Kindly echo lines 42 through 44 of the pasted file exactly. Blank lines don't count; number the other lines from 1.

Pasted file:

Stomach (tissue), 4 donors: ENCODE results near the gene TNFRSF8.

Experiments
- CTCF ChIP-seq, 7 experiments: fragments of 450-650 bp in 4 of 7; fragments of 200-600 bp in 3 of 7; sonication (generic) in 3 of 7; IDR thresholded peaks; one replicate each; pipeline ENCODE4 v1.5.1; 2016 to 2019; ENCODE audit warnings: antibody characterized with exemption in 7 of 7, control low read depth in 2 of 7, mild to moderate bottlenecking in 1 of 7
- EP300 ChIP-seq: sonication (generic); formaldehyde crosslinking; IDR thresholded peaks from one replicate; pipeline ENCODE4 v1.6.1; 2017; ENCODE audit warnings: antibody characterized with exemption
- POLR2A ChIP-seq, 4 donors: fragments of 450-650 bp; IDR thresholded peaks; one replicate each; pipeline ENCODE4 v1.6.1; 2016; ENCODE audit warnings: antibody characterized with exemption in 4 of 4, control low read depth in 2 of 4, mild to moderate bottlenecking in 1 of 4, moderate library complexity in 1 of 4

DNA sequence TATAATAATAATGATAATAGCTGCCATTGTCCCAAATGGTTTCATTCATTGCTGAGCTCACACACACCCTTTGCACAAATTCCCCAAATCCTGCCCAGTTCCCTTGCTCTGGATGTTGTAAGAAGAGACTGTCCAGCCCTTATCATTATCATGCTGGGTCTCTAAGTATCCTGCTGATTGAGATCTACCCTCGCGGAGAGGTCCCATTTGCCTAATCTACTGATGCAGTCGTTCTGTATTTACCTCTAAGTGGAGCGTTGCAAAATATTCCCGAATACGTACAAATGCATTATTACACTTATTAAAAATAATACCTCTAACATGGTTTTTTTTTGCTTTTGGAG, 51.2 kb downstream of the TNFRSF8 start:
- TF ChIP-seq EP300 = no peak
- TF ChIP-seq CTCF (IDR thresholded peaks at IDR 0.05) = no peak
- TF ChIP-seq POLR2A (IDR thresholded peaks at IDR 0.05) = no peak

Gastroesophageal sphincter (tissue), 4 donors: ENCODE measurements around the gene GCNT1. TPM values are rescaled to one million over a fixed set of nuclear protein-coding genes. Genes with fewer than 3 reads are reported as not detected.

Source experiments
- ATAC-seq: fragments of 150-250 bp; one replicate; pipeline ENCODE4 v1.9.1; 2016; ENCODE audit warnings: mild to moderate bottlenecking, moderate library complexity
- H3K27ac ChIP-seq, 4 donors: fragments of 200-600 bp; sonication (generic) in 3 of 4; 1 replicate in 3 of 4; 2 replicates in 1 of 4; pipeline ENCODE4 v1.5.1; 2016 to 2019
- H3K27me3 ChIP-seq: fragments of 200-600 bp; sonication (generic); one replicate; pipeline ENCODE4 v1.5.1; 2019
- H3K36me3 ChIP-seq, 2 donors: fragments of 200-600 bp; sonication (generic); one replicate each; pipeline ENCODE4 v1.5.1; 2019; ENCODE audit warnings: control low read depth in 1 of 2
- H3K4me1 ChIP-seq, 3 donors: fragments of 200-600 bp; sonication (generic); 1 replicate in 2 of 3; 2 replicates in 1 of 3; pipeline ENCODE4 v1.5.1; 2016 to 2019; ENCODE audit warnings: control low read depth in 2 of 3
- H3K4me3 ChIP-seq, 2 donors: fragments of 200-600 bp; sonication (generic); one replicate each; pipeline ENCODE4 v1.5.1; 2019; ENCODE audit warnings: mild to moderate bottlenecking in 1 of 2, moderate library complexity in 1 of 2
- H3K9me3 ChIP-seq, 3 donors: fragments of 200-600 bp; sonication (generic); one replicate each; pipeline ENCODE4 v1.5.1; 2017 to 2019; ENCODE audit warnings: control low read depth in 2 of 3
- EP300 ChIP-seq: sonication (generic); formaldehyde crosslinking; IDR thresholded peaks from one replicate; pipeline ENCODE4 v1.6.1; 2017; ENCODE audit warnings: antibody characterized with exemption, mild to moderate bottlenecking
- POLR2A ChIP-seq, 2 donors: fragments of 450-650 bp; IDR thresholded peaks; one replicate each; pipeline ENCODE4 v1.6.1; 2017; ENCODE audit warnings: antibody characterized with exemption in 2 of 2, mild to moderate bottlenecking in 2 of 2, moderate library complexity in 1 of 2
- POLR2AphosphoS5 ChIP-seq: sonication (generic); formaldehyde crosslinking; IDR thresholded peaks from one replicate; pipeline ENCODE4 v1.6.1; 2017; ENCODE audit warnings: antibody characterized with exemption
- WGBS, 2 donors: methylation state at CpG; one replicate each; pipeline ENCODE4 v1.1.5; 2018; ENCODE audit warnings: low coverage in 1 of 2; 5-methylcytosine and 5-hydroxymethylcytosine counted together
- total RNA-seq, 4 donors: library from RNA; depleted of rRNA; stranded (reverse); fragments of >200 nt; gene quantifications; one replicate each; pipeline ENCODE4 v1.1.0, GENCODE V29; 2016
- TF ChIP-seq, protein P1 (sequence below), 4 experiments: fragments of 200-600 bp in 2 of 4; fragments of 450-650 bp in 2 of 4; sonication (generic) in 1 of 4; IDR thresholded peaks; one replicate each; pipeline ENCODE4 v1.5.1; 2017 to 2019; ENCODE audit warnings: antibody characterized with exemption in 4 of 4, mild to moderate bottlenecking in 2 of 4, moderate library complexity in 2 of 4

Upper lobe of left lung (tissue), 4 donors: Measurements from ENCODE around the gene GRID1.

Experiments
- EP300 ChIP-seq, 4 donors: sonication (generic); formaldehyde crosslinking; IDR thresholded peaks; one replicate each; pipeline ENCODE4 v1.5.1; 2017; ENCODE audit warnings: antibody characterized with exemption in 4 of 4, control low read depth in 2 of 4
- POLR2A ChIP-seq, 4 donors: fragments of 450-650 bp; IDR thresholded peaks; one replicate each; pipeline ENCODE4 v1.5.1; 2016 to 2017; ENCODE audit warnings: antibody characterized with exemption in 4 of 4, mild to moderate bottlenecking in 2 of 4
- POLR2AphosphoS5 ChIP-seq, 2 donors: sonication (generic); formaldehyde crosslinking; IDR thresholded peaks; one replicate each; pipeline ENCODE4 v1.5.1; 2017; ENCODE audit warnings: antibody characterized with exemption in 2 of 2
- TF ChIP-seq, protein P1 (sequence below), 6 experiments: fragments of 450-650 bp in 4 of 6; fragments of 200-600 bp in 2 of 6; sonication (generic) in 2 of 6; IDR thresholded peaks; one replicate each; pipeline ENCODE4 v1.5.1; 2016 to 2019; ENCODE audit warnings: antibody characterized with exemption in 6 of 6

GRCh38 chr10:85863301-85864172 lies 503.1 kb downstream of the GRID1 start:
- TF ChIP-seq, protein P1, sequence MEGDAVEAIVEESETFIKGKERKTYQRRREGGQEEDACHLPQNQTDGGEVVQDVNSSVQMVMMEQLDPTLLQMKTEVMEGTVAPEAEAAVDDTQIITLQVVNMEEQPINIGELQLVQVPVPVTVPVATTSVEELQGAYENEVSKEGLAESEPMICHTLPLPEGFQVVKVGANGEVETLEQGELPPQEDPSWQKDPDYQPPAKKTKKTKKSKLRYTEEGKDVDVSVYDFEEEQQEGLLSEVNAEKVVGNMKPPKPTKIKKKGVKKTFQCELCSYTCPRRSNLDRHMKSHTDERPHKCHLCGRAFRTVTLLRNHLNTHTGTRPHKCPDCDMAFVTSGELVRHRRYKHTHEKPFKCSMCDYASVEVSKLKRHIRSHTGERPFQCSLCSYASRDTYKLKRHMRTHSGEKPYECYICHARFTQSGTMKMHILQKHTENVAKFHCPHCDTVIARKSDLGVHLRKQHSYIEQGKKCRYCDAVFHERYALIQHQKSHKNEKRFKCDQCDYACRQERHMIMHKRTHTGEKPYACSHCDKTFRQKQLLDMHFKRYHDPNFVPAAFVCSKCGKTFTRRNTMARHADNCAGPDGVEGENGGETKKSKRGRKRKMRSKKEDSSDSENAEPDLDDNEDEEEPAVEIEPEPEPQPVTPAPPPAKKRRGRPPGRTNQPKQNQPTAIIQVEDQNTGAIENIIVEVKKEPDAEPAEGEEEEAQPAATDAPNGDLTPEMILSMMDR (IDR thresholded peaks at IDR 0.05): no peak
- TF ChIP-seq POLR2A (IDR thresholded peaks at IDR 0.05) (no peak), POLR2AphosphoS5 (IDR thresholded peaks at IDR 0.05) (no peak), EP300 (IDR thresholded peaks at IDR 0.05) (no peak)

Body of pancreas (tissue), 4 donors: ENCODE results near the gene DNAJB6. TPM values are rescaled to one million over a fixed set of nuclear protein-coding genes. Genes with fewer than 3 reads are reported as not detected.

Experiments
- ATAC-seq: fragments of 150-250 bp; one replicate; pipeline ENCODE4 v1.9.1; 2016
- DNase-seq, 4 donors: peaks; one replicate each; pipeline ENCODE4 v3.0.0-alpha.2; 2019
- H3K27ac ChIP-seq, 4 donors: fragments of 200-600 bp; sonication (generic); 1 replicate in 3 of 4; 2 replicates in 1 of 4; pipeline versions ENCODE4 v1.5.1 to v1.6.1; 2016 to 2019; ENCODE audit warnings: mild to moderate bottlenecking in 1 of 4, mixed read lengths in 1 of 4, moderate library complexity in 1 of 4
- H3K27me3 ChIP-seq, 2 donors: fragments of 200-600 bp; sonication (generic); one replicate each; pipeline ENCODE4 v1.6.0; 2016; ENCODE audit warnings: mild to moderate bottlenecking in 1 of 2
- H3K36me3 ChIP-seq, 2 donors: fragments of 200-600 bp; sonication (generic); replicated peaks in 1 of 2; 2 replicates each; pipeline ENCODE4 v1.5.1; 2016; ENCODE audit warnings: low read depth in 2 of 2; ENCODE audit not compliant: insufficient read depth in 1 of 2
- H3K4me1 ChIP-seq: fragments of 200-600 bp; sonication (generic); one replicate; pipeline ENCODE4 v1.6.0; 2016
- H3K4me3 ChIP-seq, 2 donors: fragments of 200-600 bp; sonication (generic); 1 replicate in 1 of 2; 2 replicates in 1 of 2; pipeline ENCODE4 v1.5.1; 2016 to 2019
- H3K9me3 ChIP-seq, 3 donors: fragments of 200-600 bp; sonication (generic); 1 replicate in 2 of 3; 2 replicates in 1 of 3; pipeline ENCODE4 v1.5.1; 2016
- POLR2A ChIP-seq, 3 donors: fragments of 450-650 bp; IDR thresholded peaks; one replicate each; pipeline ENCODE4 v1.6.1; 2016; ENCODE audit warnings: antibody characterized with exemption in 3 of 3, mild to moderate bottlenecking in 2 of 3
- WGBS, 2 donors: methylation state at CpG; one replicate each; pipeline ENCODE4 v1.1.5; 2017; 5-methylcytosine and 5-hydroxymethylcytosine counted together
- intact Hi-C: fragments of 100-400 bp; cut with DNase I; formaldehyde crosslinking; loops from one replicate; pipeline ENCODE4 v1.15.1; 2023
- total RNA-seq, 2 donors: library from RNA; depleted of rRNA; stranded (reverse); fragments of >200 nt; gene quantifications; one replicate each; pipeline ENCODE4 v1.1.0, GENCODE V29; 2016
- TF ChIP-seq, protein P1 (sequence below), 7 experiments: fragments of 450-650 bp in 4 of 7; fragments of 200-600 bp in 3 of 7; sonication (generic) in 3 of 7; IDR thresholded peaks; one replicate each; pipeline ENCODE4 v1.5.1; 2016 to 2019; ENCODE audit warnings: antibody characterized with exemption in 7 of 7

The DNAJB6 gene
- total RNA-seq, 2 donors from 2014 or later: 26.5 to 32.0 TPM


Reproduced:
- H3K4me3 ChIP-seq, 2 donors: fragments of 200-600 bp; sonication (generic); 1 replicate in 1 of 2; 2 replicates in 1 of 2; pipeline ENCODE4 v1.5.1; 2016 to 2019
- H3K9me3 ChIP-seq, 3 donors: fragments of 200-600 bp; sonication (generic); 1 replicate in 2 of 3; 2 replicates in 1 of 3; pipeline ENCODE4 v1.5.1; 2016
- POLR2A ChIP-seq, 3 donors: fragments of 450-650 bp; IDR thresholded peaks; one replicate each; pipeline ENCODE4 v1.6.1; 2016; ENCODE audit warnings: antibody characterized with exemption in 3 of 3, mild to moderate bottlenecking in 2 of 3